Some members of D.C.'s teachers union protested a conference featuring former D.C. schools chancellor Michelle Rhee Monday. That same day, hundreds of teachers were notified that their positions would be eliminated by the end of the school year.
While protesters carry signs with messages against school vouchers, it's clear the large crowd outside the Washington Marriott Monday wasn't happy with many aspects of Rhee's tenure in D.C. Besides supporting school vouchers, she renegotiated teacher's contracts and fired hundreds of teachers.
Her legacy continues even after her departure last year; DCPS will cut 600 teacher and employee positions this year, and those laid off will be evaluated for new positions based on merit evaluations, rather than seniority -- something Rhee insisted upon in the new contract.
Her critics, like former teacher and blogger Guy Brandenburg, say Rhee's legacy only added to the nationwide debate over unions and vouchers now being waged in places like Wisconsin and Pennsylvania.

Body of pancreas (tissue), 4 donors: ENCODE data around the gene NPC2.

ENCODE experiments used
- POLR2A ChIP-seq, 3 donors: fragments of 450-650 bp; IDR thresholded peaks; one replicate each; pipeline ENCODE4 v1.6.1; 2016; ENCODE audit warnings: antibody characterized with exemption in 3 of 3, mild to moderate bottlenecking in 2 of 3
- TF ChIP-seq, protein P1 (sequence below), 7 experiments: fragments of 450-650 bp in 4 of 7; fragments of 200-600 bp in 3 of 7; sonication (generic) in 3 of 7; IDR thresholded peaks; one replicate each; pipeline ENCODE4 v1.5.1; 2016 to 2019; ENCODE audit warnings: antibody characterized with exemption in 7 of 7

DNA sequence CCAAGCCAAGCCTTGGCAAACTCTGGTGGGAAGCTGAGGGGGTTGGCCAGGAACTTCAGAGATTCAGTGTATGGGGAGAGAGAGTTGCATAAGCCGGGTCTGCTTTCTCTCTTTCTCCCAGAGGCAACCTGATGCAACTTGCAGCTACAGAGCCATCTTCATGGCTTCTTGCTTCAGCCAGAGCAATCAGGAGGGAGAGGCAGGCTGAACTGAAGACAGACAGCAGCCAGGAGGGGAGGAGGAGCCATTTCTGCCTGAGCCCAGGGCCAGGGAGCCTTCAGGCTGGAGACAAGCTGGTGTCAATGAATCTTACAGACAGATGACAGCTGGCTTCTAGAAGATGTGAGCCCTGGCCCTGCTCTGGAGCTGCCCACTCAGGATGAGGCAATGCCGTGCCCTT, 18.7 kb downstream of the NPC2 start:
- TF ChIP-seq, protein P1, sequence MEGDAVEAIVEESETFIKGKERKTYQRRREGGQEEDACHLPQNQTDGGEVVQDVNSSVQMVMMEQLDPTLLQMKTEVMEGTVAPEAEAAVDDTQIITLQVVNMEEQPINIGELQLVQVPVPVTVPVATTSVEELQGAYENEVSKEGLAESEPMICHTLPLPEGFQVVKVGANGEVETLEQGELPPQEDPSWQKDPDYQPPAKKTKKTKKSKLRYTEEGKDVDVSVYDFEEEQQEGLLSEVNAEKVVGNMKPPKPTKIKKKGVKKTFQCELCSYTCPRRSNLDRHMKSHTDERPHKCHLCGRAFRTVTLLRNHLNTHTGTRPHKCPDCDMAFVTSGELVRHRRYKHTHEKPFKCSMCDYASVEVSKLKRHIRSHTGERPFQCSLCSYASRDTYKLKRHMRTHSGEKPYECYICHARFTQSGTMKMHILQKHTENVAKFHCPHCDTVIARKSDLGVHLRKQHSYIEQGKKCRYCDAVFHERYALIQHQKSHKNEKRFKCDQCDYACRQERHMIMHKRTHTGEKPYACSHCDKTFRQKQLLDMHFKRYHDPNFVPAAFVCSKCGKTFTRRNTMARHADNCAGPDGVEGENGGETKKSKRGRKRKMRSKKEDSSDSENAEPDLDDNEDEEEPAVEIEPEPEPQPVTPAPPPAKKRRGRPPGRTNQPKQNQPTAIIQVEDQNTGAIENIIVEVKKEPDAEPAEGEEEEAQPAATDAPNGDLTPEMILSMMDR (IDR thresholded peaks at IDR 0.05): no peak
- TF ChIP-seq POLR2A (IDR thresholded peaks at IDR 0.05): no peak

"I definitely do think it has spread nationally now because of her impact," he says.
Nathan Saunders, the head of the Washington Teacher's Union, says officials across the U.S. are using budget shortfalls to attack unions like his.
"It's a lot less about the unions not doing good work and not being good for the cities and the children they serve, more about the costs they're paying for good services," Saunders says.
Supporters of vouchers say the programs are all about leveling the playing field for some underprivileged students while also injecting more competition into the educational system. Rhee is scheduled to address the conference on vouchers this morning.